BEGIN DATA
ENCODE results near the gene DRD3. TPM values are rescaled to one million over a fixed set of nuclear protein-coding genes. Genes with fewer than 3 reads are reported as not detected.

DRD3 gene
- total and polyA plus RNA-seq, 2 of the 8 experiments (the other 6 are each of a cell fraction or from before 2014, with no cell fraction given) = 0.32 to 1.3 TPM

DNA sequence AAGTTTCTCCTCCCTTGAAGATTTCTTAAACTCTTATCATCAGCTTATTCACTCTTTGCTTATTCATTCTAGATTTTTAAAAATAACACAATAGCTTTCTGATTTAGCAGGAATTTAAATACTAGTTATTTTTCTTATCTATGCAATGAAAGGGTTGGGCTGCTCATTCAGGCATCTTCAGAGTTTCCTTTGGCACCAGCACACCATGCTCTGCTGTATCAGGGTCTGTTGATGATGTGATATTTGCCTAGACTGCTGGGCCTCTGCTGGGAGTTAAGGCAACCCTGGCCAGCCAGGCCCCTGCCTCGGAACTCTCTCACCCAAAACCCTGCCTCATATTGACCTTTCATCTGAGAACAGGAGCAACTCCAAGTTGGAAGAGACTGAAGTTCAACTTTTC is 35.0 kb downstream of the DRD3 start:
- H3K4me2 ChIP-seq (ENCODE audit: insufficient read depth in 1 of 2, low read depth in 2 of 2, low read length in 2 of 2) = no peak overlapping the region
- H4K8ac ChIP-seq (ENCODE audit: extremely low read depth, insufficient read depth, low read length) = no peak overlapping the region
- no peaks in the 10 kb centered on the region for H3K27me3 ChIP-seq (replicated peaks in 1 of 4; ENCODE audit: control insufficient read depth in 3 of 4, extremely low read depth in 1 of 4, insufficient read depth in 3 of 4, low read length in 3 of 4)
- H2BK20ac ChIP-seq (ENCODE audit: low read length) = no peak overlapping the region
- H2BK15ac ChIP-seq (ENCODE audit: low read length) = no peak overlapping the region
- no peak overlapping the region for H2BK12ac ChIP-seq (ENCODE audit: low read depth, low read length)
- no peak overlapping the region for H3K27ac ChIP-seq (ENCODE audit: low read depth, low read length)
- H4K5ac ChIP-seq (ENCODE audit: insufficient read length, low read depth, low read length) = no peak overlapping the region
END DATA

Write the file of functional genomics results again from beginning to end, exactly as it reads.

ENCODE results near the gene DRD3. TPM values are rescaled to one million over a fixed set of nuclear protein-coding genes. Genes with fewer than 3 reads are reported as not detected.

DRD3 gene
- total and polyA plus RNA-seq, 2 of the 8 experiments (the other 6 are each of a cell fraction or from before 2014, with no cell fraction given) = 0.32 to 1.3 TPM

DNA sequence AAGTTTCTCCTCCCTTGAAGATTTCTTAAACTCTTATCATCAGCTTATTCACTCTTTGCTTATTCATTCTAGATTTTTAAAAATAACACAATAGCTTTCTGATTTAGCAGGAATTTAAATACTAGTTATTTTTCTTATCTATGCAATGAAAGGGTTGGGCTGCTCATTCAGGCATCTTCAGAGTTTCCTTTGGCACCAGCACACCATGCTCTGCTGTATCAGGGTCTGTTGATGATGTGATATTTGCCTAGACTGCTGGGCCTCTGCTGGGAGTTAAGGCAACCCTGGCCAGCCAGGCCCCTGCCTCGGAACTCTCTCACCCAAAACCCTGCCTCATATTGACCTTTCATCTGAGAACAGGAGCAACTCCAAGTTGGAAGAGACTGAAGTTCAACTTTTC is 35.0 kb downstream of the DRD3 start:
- H3K4me2 ChIP-seq (ENCODE audit: insufficient read depth in 1 of 2, low read depth in 2 of 2, low read length in 2 of 2) = no peak overlapping the region
- H4K8ac ChIP-seq (ENCODE audit: extremely low read depth, insufficient read depth, low read length) = no peak overlapping the region
- no peaks in the 10 kb centered on the region for H3K27me3 ChIP-seq (replicated peaks in 1 of 4; ENCODE audit: control insufficient read depth in 3 of 4, extremely low read depth in 1 of 4, insufficient read depth in 3 of 4, low read length in 3 of 4)
- H2BK20ac ChIP-seq (ENCODE audit: low read length) = no peak overlapping the region
- H2BK15ac ChIP-seq (ENCODE audit: low read length) = no peak overlapping the region
- no peak overlapping the region for H2BK12ac ChIP-seq (ENCODE audit: low read depth, low read length)
- no peak overlapping the region for H3K27ac ChIP-seq (ENCODE audit: low read depth, low read length)
- H4K5ac ChIP-seq (ENCODE audit: insufficient read length, low read depth, low read length) = no peak overlapping the region